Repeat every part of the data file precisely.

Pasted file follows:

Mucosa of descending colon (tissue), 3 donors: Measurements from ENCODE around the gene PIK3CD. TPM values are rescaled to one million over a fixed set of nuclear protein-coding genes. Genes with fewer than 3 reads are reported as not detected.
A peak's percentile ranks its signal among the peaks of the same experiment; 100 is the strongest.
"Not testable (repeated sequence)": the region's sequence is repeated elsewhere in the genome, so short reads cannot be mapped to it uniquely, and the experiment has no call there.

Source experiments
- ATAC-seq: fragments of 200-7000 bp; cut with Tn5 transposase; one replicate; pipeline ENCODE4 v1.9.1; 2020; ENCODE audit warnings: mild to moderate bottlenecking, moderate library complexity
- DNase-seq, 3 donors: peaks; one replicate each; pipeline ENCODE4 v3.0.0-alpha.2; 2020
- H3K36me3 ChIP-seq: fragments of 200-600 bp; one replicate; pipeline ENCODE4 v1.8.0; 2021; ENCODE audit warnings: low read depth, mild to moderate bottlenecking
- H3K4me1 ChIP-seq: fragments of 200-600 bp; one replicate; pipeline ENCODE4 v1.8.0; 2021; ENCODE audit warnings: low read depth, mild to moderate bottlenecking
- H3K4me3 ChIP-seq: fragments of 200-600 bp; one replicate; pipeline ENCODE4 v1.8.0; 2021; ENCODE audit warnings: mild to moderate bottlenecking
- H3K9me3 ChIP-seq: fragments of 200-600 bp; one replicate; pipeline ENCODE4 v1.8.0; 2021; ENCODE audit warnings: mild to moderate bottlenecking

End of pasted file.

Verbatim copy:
Mucosa of descending colon (tissue), 3 donors: Measurements from ENCODE around the gene PIK3CD. TPM values are rescaled to one million over a fixed set of nuclear protein-coding genes. Genes with fewer than 3 reads are reported as not detected.
A peak's percentile ranks its signal among the peaks of the same experiment; 100 is the strongest.
"Not testable (repeated sequence)": the region's sequence is repeated elsewhere in the genome, so short reads cannot be mapped to it uniquely, and the experiment has no call there.

Source experiments
- ATAC-seq: fragments of 200-7000 bp; cut with Tn5 transposase; one replicate; pipeline ENCODE4 v1.9.1; 2020; ENCODE audit warnings: mild to moderate bottlenecking, moderate library complexity
- DNase-seq, 3 donors: peaks; one replicate each; pipeline ENCODE4 v3.0.0-alpha.2; 2020
- H3K36me3 ChIP-seq: fragments of 200-600 bp; one replicate; pipeline ENCODE4 v1.8.0; 2021; ENCODE audit warnings: low read depth, mild to moderate bottlenecking
- H3K4me1 ChIP-seq: fragments of 200-600 bp; one replicate; pipeline ENCODE4 v1.8.0; 2021; ENCODE audit warnings: low read depth, mild to moderate bottlenecking
- H3K4me3 ChIP-seq: fragments of 200-600 bp; one replicate; pipeline ENCODE4 v1.8.0; 2021; ENCODE audit warnings: mild to moderate bottlenecking
- H3K9me3 ChIP-seq: fragments of 200-600 bp; one replicate; pipeline ENCODE4 v1.8.0; 2021; ENCODE audit warnings: mild to moderate bottlenecking